· Behind the Scenes
· New Type
· Parker Type History
· Seen and Noted
· Type Design
· Web Fonts
· David Berlow
· Sam Berlow
· John D. Berry
· Font Bureau
· Stephen Coles
· Carrie Gee
· Cyrus Highsmith
· David Jonathan Ross
· Indra Kupferschmid
· Kent Lew
· Mary Louise Marino
· André Mora
· Mike Parker
· Nick Sherman
· Dyana Weissman
Join the FB News List
FB RSS Feed
Earlier this year, Fortune magazine launched a new redesign featuring a new logo drawn by Cyrus Highsmith.
Just recently, Fortune’s creative director John Korpics came back to us to commission a special version of that logo to add some depth to the cover of Fortune’s annual investment issue. He was looking to capture some of the complexity and dimensionality of old banknotes, but without straying from the logo’s strong, contemporary look.
Cyrus had started some 3D sketches while designing the original logo, so I had a great place to jump off from. That meant I was left ...
Draw a letter, any letter! And so you did. We thank all of you at TypeCon who stepped up to our exhibit table in Los Angeles and participated in our letter-drawing collage.
It’s rare for Font Bureau to have an intern, but for three weeks we were delighted to have Louise Paradis intern with us in our Boston studio. She hails from Montreal, worked in Los Angeles for a time, and is now a graduate student in art direction at ECAL, Ecole cantonale d’art de Lausanne (University of Art and Design Lausanne) in Switzerland. I had a chance to talk with her before she left.
MLM: What led you to Font Bureau?
LP: Well, one project for a class of mine was by my professor François Rappo. He required us ...
It was that familiar time of year again: the first weekend in May, when we all descend on Martha’s Vineyard for yet another offsite meeting. This year’s gathering included more than twenty of us — Font Bureau designers and staff, consultants, and type board.
There are two reasons why we have offsites — to socialize and to work. Since we’ve become a distributed work environment, it’s a chance for us to reconnect face-to-face with co-workers and to keep connected as a company. We review what we did in the past year, strategize where we’re going, and calibrate ...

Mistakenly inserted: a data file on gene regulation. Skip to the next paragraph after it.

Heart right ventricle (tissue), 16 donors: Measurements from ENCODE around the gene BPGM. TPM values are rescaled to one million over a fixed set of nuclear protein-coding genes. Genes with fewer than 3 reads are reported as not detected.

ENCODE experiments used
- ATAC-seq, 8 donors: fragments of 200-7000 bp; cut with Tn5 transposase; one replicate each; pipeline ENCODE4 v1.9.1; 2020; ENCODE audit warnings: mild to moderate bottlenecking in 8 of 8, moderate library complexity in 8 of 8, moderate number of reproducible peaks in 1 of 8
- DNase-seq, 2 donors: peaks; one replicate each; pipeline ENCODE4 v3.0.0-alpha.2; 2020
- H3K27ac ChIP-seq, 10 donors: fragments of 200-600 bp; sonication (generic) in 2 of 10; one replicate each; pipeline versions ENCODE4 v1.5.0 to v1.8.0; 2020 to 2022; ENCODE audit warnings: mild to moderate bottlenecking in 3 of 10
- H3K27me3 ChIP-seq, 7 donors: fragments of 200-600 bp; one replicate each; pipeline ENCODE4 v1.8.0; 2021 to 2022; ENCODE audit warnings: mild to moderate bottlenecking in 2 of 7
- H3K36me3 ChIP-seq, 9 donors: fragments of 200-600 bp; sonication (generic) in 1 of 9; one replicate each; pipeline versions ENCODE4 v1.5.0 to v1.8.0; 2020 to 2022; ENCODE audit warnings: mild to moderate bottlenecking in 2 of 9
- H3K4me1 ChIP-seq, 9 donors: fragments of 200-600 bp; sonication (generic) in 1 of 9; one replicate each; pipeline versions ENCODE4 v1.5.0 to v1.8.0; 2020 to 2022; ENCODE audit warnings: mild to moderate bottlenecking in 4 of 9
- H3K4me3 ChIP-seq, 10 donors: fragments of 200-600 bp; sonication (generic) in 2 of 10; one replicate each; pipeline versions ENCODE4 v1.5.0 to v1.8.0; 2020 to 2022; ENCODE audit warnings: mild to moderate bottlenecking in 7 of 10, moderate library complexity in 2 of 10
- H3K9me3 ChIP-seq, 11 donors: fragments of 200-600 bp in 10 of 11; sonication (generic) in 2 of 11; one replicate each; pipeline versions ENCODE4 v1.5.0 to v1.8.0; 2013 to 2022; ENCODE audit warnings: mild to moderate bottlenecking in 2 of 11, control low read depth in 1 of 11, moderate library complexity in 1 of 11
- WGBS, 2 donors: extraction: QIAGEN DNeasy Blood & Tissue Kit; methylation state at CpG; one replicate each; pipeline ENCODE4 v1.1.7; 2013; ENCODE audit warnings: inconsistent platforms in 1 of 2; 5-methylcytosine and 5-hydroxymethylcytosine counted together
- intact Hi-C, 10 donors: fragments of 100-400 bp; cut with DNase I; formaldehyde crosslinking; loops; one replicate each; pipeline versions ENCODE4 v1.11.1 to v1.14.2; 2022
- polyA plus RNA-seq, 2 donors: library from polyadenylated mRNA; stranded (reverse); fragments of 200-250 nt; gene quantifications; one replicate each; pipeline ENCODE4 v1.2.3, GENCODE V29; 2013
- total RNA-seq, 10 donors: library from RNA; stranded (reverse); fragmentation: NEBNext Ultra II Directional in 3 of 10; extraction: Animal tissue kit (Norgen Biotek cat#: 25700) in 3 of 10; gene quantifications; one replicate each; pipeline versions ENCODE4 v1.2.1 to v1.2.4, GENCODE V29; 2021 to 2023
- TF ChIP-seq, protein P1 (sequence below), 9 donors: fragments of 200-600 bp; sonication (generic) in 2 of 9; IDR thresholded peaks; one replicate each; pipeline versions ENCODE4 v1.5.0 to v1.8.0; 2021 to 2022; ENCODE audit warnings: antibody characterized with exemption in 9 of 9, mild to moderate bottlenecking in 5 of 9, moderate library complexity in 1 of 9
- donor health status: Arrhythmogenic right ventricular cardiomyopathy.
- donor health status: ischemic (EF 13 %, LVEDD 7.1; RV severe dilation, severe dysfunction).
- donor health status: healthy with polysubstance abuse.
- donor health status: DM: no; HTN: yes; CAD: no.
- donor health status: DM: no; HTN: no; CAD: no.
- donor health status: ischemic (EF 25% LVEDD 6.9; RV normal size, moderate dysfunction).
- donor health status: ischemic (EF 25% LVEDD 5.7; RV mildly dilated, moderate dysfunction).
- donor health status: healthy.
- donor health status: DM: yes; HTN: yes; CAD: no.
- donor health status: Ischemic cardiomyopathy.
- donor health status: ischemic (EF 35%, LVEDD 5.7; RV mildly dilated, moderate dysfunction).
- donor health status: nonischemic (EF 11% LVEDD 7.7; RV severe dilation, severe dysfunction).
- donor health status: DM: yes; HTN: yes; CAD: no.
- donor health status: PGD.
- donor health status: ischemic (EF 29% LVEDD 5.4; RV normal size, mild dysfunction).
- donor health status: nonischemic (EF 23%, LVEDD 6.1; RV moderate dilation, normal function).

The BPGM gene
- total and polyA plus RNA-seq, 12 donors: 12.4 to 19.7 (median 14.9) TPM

My friend Joanna sent me an email a couple of weeks ago saying, “I heard a news blip this morning that I thought was sort of fascinating.” She went on to quote the news item about the University of Wisconsin-Green Bay’s decision to switch to Century Gothic as the default for all printed campus e-mails.
“You should design a ‘green’ font,” she urged.
I began to respond with a dissertation about how there are plenty of so-called “green” fonts already, but it got me thinking.
As some news articles have noted, most fonts that are light in weight or ...
At the heart of calligraphy is the stroke that comes from the pen, the brush or whatever tool you choose to dip into the black ink and pull across the white page. Type design can of course be looked at through the lens of the calligraphic stroke. And it often is.
But what interests me is what makes typography and calligraphy different. In movable type, each character has a certain amount of letter space, and a fixed amount of line space, that belongs to it. In foundry type this is becomes the body, it’s a physical thing. In my ...
Ah, kerning. The very thought fills my brain with endorphins. I don’t recall if I’ve met another typeface designer who likes it—at all. Some seem to tolerate it at the beginning, but they eventually grow to hate it. And yes, there are times I’ve gotten frustrated with it, but overall, kerning brings me a joy like no other.
The average designer may not realize that a knowledgeable typeface designer will look at every possible character combination to determine which kerning pairs must be added. Uppercase to uppercase, uppercase to lowercase, lowercase to punctuation, figures to punctuation ...
This past weekend, May 1st through the 3rd, we gathered for our annual offsite meeting -- a chance for the whole FB team to get together in one location. Once again this year, the tribe descended on Martha’s Vineyard, home to our peerless leaders, both David and Sam (for a little while longer, anyway).
The gathering consists of FB staff, consultants & “extended family,” and wise counsel (i.e., Matthew Carter ;-). It’s a once-a-year opportunity to get everyone together in the same place at the same time -- a time for a little reflection and a little projection: reviewing sales figures, discussing trends and opportunities, sharing recent accomplishments, and forging ...
The first weekend in May marks Font Bureau’s annual offsite meeting on Martha’s Vineyard.
It’s when our staff come together to reflect on the previous year, and plan for the year to come. OpenType was very much on the table, as well as upcoming font releases, marketing directions, and website initiatives. Good times and food were also present, even though sunny weather was not.
”Around this time every year I hear from brides and mothers of brides.”
— Mark, when asked about tech support
”You can’t prevent people from doing what they want, but you ...